New Base Oil Supply Seen as Boon for India

Base stock prices in India are likely to come under pressure in the coming months as greater availability from several nearby sources boost potential supply for the worlds third-largest lubricant market.

The global market is oversupplied, and recent capacity additions have further exacerbated surpluses of API Group II and III oils. Abu Dhabi National Oil Co. (Adnoc) recently opened a plant in Ruwais, United Arab Emirates, and Saudi Aramco Base Oil Co. (Luberef) completed an expansion in Jeddah, Saudi Arabia.

Adnocs plant has capacity to make 500,000 metric tons per year of Group III and 100,000 t/y of Group II, while Luberefs project at Yanbual Bahr, Saudi Arabia, will bring 700,000 t/y of Group II.

Anuj Kumar, a project manager in consultancy Kline & Co.s energy practice, said these developments will ease base oil supply to the Indian market.Owing to the geographical proximity of the Indian market and the growing appetite [there] for Group II and III base stocks, it becomes a natural market for this new production, Kumar said during an interview.

India is one of the worlds largest base oil importers as the country produces relatively little base stocks compared to volume it consumes. India has four base oil plants with combined capacity to make 1.2 million t/y, but their actual output in 2015 was just 900,000 t/y. As a result, India imported 2.5 million tons of base stocks last year from countries including South Korea, the U.A.E., Singapore and the United States.

Ashish Navalkar, deputy general manager for supply chain, at Gulf Oil Lubricants India Ltd., said new capacity on the Arabian Peninsula should ease pressure on supplies and prices.

Navalkar noted that the market is yet to reflect the impact of new refineries, as Adnoc has just started to supply its output commercially with a couple trial shipments to India. It is still time for them to stabilize, and no one is sure how it will go forward, he added.

He added that commercial supplies from Luberefs Group II plant are expected by the end of this year, and that it may take some time to understand their pricing policy.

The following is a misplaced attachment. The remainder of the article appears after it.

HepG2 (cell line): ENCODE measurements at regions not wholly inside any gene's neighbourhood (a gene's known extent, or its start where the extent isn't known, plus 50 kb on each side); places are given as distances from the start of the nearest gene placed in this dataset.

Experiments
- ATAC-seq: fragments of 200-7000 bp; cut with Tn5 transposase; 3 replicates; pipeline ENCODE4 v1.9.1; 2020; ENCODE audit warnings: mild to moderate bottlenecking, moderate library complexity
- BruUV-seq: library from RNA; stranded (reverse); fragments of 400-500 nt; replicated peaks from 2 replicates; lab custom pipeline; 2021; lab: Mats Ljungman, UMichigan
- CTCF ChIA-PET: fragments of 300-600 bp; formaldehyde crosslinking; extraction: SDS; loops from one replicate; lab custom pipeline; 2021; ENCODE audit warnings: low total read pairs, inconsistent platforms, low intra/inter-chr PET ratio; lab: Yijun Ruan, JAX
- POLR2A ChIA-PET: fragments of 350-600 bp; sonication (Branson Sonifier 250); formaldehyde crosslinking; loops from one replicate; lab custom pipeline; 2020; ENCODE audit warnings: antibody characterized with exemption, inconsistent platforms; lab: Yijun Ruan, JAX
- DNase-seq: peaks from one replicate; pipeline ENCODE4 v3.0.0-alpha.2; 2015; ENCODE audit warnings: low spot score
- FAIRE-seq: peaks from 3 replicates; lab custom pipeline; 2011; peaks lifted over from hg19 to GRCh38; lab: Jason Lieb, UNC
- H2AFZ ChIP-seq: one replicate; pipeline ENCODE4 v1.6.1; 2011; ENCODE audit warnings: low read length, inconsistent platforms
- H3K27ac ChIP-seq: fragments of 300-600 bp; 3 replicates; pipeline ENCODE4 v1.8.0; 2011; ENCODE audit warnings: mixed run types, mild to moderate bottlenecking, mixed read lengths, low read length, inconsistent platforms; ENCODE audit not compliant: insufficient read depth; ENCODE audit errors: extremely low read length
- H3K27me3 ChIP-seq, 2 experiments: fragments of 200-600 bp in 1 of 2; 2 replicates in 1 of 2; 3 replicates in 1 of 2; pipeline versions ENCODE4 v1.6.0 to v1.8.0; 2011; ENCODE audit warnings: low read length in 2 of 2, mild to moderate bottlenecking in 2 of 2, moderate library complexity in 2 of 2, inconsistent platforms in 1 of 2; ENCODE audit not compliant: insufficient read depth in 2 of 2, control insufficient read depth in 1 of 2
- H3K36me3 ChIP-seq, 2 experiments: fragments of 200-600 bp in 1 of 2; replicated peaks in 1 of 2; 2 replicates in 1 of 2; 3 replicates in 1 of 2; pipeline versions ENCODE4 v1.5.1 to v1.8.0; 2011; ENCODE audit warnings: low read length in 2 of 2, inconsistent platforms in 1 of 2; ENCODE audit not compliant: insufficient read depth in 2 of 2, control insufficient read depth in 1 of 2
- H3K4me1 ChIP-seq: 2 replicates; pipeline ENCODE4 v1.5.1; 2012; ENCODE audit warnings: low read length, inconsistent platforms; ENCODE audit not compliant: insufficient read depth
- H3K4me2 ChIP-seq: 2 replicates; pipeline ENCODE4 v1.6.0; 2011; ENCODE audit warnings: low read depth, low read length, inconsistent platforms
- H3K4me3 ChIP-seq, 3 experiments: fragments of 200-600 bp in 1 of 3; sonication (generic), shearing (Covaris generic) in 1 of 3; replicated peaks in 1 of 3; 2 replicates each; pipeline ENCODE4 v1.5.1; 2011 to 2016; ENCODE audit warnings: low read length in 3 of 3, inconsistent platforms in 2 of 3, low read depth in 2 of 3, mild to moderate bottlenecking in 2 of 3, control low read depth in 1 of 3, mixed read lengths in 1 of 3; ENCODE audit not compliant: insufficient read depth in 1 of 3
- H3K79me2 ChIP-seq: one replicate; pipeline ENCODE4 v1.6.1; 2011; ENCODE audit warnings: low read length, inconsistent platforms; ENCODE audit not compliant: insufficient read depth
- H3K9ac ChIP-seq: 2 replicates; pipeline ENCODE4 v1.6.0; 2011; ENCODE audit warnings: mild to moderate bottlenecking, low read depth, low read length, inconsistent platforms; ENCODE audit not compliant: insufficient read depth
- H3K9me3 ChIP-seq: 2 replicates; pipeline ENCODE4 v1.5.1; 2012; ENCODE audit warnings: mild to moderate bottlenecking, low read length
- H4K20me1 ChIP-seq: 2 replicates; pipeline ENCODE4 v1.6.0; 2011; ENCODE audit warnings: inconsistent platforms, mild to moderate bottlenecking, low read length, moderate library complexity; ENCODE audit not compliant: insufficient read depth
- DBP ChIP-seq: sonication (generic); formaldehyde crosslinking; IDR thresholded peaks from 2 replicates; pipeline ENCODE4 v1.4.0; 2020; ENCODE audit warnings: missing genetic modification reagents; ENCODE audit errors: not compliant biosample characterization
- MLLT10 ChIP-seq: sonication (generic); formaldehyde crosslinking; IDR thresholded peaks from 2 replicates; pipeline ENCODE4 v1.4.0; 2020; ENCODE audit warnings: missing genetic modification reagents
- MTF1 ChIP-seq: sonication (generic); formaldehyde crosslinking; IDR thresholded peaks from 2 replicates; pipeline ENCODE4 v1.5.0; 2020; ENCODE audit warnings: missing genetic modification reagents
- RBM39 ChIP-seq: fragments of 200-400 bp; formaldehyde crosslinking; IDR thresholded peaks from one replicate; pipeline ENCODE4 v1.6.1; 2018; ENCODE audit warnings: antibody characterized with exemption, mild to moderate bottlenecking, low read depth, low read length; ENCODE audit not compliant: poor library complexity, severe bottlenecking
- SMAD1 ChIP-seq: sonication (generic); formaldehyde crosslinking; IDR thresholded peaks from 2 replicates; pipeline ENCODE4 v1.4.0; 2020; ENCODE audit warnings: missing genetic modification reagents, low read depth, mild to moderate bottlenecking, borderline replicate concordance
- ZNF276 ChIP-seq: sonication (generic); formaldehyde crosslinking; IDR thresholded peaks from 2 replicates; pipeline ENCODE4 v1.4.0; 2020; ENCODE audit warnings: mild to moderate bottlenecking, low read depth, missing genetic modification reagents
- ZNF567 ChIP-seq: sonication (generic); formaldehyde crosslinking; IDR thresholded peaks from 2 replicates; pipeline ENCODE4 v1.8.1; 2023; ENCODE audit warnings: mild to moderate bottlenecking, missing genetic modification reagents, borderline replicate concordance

Traffic of base oil shipments from Iran to India eased after the U.S. lifted sanctions against the country in January. The easing of economic sanctions on Iran has also made it easier for domestic base oil producers to export their products.Industry sources say Iranian base oils were reaching India while sanctions were in place but usually after transshipment in the U.A.E.

Photo: Gulf Petrochem

However, Navalkar said that quality and quantity are always an issue with regards to Iran and that suppliers have started asking for higher prices after sanctions were lifted. The feeling is if base oils from other regions can fetch higher prices, why not Iranian base stocks? he added.

Amin Rayani, managing director & CEO of Panama Petrochem Ltd., agreed that there has been no impact on prices yet but that some impact is expected going forward.

Trade executives agreed that competition is set to increase among base stock suppliers as they vie for sales to the lubricant market, which is dominated by national oil companies Indian Oil Corp. Ltd., Hindustan Petroleum Corp. Ltd. and Bharat Petroleum Corp. Ltd., along with Castrol India.

Supply is more than whatever demand India has today. Thats the key, said Ram Avasthi, senior vice president for materials at Apar Industries Ltd., a manufacturer of electrical transformers and transformer oils, along with lubricants. He said suppliers will have to reduce prices if they want to sell to always cost-conscious Indian buyers.

According to Kline estimates, India consumed 2.3 million tons of lubricants in 2015, an increase of less than 1 percent from the previous year.

Avasthi, however, noted that theres always instability in the quality of the product from any new refinery, and some buyers may exercise caution in tapping new sources.

Klines Kumar stated that Indian suppliers could also face some heat from this increased competition. Since they have base stock facilities in the country, they save upon the logistic costs, he noted. Hence, they will have some advantage in the sense that they can bear price reductions, he noted.